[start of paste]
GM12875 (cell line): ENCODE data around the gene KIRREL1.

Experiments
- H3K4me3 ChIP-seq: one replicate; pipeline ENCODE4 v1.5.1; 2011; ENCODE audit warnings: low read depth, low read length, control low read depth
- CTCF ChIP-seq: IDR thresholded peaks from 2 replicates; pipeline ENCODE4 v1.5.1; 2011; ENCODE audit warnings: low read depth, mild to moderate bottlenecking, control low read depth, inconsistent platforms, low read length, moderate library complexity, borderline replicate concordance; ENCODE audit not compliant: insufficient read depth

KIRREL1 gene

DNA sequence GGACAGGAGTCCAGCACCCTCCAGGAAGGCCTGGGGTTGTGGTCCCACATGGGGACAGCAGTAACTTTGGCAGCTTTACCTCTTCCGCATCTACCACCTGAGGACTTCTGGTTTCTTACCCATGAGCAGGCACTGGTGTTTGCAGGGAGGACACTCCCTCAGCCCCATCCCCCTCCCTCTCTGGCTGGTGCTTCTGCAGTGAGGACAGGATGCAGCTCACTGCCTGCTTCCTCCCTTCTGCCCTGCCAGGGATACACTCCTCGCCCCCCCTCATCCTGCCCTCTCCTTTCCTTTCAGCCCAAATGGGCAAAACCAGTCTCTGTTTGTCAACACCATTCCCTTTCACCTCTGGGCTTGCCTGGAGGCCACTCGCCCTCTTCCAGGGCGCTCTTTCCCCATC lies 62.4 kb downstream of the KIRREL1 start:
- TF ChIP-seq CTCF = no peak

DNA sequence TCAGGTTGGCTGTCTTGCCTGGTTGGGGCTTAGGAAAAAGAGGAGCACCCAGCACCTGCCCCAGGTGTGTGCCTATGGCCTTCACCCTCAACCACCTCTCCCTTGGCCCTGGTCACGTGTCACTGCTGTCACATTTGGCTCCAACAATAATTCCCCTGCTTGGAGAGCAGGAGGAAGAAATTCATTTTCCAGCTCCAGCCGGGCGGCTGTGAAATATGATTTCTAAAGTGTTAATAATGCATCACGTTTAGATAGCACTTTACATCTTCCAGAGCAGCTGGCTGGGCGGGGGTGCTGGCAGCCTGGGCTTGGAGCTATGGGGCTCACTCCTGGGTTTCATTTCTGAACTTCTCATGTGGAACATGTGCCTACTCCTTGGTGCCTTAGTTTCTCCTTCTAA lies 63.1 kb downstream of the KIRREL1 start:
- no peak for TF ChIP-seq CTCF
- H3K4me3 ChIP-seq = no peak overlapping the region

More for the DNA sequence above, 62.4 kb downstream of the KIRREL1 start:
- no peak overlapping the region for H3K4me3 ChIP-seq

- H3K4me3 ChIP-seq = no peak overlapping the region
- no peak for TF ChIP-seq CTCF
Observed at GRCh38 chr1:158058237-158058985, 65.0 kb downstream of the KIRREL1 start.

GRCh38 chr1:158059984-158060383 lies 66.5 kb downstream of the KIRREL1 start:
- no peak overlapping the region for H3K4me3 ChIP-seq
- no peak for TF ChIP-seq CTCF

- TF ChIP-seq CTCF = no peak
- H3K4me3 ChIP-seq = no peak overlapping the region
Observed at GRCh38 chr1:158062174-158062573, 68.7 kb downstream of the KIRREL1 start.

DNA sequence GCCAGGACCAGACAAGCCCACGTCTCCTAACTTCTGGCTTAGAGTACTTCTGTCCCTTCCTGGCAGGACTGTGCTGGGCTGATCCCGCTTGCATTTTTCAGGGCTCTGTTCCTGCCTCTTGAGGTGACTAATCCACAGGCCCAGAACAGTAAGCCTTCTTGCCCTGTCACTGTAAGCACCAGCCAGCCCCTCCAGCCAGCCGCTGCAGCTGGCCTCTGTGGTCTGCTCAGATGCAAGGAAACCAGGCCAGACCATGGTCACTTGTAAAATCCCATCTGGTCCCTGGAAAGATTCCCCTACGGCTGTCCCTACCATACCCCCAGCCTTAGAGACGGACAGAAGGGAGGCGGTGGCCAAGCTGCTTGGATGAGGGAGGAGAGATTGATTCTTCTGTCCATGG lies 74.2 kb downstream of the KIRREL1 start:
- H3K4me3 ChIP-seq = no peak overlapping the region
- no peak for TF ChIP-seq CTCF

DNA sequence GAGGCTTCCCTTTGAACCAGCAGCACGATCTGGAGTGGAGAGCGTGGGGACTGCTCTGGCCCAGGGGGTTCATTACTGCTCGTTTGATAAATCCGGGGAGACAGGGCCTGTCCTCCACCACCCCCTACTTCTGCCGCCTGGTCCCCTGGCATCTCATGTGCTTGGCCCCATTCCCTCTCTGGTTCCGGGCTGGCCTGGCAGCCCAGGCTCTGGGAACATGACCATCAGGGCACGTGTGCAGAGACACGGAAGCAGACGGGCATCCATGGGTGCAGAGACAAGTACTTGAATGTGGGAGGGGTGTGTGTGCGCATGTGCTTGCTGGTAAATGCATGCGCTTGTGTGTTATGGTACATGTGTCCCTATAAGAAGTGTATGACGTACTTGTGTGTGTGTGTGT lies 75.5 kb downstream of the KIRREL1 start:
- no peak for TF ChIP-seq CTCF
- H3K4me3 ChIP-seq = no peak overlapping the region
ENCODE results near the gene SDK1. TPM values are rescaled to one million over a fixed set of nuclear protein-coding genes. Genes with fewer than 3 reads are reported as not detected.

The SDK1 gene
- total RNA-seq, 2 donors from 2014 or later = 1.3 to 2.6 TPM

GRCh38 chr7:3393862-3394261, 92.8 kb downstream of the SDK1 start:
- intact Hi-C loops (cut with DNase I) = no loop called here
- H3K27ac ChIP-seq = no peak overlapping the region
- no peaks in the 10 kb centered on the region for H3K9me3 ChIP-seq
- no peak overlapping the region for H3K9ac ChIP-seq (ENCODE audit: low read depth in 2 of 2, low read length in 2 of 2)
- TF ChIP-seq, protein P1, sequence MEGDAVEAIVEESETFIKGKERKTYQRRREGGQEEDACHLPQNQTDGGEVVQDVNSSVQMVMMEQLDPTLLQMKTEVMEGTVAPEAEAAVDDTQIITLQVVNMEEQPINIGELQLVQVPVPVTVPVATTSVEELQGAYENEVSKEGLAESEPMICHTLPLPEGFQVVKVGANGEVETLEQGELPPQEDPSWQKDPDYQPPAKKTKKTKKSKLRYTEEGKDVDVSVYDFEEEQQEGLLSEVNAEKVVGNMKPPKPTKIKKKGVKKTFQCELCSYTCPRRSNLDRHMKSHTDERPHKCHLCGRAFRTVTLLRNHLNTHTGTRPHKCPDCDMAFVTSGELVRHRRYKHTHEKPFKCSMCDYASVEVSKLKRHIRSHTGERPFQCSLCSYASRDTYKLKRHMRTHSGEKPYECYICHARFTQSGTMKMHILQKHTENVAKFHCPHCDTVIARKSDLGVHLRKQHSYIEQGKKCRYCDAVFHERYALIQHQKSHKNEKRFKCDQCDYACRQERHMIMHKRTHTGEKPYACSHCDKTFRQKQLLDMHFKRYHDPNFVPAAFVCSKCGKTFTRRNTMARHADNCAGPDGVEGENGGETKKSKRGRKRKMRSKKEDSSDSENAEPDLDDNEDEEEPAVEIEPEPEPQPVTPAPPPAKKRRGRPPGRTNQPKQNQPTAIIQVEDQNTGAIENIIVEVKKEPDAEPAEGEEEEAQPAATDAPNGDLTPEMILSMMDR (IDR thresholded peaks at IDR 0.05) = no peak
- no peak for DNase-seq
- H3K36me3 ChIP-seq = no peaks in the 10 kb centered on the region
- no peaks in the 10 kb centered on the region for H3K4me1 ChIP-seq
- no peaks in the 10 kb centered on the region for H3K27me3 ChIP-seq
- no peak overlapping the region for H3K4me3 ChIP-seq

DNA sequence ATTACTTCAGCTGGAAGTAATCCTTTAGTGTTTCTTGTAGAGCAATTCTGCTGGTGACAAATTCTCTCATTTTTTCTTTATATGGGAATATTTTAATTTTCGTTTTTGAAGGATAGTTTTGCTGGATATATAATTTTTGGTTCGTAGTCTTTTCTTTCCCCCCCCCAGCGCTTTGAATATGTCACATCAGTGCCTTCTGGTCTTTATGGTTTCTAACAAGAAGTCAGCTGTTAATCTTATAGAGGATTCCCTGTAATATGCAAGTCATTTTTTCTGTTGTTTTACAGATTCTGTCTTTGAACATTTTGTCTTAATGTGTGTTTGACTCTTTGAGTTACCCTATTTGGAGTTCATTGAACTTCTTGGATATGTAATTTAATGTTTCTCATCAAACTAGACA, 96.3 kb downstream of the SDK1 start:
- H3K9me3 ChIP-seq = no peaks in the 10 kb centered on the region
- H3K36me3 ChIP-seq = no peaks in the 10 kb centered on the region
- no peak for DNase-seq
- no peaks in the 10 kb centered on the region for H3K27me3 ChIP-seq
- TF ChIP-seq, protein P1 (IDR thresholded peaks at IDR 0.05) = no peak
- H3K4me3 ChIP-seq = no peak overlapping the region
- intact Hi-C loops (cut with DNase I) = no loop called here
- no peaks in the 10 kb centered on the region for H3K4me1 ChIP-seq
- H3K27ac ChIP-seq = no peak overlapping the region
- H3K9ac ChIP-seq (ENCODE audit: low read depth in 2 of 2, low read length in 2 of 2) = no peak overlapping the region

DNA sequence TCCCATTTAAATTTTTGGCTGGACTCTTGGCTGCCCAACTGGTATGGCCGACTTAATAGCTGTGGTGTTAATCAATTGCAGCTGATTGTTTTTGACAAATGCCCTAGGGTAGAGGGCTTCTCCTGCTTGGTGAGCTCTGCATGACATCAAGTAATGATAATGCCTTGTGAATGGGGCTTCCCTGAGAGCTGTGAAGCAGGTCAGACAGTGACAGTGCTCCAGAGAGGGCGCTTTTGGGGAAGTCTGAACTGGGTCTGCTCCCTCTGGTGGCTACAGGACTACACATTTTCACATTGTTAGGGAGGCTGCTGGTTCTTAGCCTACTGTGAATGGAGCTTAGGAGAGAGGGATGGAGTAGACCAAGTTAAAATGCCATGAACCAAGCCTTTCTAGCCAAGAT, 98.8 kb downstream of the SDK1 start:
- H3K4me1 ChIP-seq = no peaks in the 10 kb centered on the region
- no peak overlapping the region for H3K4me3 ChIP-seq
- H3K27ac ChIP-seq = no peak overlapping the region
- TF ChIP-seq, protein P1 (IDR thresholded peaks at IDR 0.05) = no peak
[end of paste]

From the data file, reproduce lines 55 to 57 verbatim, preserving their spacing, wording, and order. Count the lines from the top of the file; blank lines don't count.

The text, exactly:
- no peak overlapping the region for H3K4me3 ChIP-seq
- H3K27ac ChIP-seq = no peak overlapping the region
- TF ChIP-seq, protein P1 (IDR thresholded peaks at IDR 0.05) = no peak